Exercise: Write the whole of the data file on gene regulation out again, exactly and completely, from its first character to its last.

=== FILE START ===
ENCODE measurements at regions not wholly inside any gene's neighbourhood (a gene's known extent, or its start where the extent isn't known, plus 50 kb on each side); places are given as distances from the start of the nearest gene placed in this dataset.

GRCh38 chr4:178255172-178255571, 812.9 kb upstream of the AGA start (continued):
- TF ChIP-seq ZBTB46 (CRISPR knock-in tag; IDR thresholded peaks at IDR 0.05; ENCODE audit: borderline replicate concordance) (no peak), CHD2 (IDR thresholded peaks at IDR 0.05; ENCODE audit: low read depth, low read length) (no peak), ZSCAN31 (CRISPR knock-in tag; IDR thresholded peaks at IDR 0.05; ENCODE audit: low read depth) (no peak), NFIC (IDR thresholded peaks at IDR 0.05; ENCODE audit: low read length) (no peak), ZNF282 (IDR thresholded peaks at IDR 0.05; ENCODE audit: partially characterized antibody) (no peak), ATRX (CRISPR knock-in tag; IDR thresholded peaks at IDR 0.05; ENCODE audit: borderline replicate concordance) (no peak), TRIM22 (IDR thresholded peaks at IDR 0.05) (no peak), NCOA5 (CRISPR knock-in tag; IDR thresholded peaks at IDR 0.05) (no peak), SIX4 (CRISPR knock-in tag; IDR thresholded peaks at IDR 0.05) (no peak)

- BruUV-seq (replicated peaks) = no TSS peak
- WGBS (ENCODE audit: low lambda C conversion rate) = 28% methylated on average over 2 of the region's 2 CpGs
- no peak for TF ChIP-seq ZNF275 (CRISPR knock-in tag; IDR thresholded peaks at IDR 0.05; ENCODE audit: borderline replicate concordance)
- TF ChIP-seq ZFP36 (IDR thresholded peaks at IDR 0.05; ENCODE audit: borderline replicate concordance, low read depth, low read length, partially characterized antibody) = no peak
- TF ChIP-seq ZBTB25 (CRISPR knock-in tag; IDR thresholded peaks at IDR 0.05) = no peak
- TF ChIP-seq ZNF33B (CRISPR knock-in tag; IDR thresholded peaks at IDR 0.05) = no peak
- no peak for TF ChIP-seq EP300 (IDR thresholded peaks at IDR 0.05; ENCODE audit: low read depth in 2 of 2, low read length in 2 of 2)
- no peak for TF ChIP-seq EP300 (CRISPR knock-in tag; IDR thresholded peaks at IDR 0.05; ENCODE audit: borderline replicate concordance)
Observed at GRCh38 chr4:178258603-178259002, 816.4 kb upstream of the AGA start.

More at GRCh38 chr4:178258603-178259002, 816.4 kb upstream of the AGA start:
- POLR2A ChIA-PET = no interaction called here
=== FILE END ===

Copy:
ENCODE measurements at regions not wholly inside any gene's neighbourhood (a gene's known extent, or its start where the extent isn't known, plus 50 kb on each side); places are given as distances from the start of the nearest gene placed in this dataset.

GRCh38 chr4:178255172-178255571, 812.9 kb upstream of the AGA start (continued):
- TF ChIP-seq ZBTB46 (CRISPR knock-in tag; IDR thresholded peaks at IDR 0.05; ENCODE audit: borderline replicate concordance) (no peak), CHD2 (IDR thresholded peaks at IDR 0.05; ENCODE audit: low read depth, low read length) (no peak), ZSCAN31 (CRISPR knock-in tag; IDR thresholded peaks at IDR 0.05; ENCODE audit: low read depth) (no peak), NFIC (IDR thresholded peaks at IDR 0.05; ENCODE audit: low read length) (no peak), ZNF282 (IDR thresholded peaks at IDR 0.05; ENCODE audit: partially characterized antibody) (no peak), ATRX (CRISPR knock-in tag; IDR thresholded peaks at IDR 0.05; ENCODE audit: borderline replicate concordance) (no peak), TRIM22 (IDR thresholded peaks at IDR 0.05) (no peak), NCOA5 (CRISPR knock-in tag; IDR thresholded peaks at IDR 0.05) (no peak), SIX4 (CRISPR knock-in tag; IDR thresholded peaks at IDR 0.05) (no peak)

- BruUV-seq (replicated peaks) = no TSS peak
- WGBS (ENCODE audit: low lambda C conversion rate) = 28% methylated on average over 2 of the region's 2 CpGs
- no peak for TF ChIP-seq ZNF275 (CRISPR knock-in tag; IDR thresholded peaks at IDR 0.05; ENCODE audit: borderline replicate concordance)
- TF ChIP-seq ZFP36 (IDR thresholded peaks at IDR 0.05; ENCODE audit: borderline replicate concordance, low read depth, low read length, partially characterized antibody) = no peak
- TF ChIP-seq ZBTB25 (CRISPR knock-in tag; IDR thresholded peaks at IDR 0.05) = no peak
- TF ChIP-seq ZNF33B (CRISPR knock-in tag; IDR thresholded peaks at IDR 0.05) = no peak
- no peak for TF ChIP-seq EP300 (IDR thresholded peaks at IDR 0.05; ENCODE audit: low read depth in 2 of 2, low read length in 2 of 2)
- no peak for TF ChIP-seq EP300 (CRISPR knock-in tag; IDR thresholded peaks at IDR 0.05; ENCODE audit: borderline replicate concordance)
Observed at GRCh38 chr4:178258603-178259002, 816.4 kb upstream of the AGA start.

More at GRCh38 chr4:178258603-178259002, 816.4 kb upstream of the AGA start:
- POLR2A ChIA-PET = no interaction called here